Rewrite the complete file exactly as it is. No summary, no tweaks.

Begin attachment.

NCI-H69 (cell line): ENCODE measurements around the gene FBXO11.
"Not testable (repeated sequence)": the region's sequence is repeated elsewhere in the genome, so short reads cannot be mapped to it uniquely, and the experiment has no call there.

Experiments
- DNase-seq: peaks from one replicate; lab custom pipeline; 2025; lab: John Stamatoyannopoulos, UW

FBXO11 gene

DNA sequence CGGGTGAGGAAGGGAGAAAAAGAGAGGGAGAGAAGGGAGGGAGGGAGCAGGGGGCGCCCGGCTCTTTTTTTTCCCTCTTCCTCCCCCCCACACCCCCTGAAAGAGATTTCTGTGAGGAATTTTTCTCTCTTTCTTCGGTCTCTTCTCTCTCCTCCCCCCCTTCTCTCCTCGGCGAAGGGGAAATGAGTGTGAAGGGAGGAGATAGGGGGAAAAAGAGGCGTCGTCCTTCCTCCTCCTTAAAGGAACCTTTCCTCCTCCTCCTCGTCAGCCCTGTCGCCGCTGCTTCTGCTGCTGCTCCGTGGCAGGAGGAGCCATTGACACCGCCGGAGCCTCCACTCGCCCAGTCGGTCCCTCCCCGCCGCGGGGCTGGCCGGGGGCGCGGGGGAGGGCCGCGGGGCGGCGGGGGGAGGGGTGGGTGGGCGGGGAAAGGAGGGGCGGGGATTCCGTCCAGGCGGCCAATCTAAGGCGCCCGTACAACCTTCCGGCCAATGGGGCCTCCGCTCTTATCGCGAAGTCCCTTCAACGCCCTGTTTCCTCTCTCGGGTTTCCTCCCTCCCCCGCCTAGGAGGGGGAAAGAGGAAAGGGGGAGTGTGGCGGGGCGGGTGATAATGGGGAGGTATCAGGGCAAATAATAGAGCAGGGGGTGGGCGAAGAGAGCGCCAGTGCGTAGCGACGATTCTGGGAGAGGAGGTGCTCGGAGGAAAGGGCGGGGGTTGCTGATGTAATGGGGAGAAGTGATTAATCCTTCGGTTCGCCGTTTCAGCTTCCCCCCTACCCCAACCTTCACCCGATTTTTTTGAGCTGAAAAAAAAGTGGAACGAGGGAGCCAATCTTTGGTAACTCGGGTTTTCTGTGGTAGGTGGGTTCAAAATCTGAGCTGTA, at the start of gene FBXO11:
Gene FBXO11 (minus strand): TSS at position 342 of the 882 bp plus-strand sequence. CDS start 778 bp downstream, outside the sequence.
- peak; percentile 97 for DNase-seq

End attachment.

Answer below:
NCI-H69 (cell line): ENCODE measurements around the gene FBXO11.
"Not testable (repeated sequence)": the region's sequence is repeated elsewhere in the genome, so short reads cannot be mapped to it uniquely, and the experiment has no call there.

Experiments
- DNase-seq: peaks from one replicate; lab custom pipeline; 2025; lab: John Stamatoyannopoulos, UW

FBXO11 gene

DNA sequence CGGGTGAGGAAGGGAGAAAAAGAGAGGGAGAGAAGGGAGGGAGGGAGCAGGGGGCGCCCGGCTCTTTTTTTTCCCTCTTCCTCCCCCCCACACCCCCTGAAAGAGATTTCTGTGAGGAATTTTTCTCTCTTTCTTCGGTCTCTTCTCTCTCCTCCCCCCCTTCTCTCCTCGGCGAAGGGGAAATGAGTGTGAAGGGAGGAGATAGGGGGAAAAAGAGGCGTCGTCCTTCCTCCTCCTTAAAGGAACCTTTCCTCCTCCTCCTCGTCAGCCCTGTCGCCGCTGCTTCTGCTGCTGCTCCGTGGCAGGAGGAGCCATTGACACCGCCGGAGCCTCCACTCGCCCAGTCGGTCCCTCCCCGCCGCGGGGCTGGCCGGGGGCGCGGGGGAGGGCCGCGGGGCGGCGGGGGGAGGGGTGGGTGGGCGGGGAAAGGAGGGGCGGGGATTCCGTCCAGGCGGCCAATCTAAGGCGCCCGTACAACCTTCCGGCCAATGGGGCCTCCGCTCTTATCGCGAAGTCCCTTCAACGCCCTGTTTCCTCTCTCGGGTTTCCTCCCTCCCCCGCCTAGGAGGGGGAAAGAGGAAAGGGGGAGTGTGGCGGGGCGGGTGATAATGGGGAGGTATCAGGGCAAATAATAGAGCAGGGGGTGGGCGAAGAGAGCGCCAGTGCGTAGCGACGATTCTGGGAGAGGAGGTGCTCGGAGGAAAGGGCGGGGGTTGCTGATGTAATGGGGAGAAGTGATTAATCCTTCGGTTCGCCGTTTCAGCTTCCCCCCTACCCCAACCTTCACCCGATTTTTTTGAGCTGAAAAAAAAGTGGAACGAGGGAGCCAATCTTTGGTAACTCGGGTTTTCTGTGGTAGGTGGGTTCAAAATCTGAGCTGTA, at the start of gene FBXO11:
Gene FBXO11 (minus strand): TSS at position 342 of the 882 bp plus-strand sequence. CDS start 778 bp downstream, outside the sequence.
- peak; percentile 97 for DNase-seq